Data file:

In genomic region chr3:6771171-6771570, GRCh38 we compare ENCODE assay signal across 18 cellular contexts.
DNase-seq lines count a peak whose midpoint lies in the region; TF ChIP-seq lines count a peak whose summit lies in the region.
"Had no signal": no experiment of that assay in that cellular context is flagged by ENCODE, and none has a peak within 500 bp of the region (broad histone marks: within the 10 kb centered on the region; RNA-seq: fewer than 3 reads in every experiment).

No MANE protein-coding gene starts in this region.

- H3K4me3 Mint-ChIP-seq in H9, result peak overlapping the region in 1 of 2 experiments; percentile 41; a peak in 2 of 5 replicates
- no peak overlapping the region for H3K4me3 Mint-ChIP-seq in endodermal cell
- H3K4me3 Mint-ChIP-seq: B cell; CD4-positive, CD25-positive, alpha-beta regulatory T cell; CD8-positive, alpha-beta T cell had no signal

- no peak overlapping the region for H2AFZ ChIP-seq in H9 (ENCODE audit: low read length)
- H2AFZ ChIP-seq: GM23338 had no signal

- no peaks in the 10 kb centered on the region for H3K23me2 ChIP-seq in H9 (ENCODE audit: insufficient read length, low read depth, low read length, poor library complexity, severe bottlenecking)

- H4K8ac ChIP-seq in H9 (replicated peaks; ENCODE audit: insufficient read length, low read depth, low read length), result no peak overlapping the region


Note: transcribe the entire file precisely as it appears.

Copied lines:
In genomic region chr3:6771171-6771570, GRCh38 we compare ENCODE assay signal across 18 cellular contexts.
DNase-seq lines count a peak whose midpoint lies in the region; TF ChIP-seq lines count a peak whose summit lies in the region.
"Had no signal": no experiment of that assay in that cellular context is flagged by ENCODE, and none has a peak within 500 bp of the region (broad histone marks: within the 10 kb centered on the region; RNA-seq: fewer than 3 reads in every experiment).

No MANE protein-coding gene starts in this region.

- H3K4me3 Mint-ChIP-seq in H9, result peak overlapping the region in 1 of 2 experiments; percentile 41; a peak in 2 of 5 replicates
- no peak overlapping the region for H3K4me3 Mint-ChIP-seq in endodermal cell
- H3K4me3 Mint-ChIP-seq: B cell; CD4-positive, CD25-positive, alpha-beta regulatory T cell; CD8-positive, alpha-beta T cell had no signal

- no peak overlapping the region for H2AFZ ChIP-seq in H9 (ENCODE audit: low read length)
- H2AFZ ChIP-seq: GM23338 had no signal

- no peaks in the 10 kb centered on the region for H3K23me2 ChIP-seq in H9 (ENCODE audit: insufficient read length, low read depth, low read length, poor library complexity, severe bottlenecking)

- H4K8ac ChIP-seq in H9 (replicated peaks; ENCODE audit: insufficient read length, low read depth, low read length), result no peak overlapping the region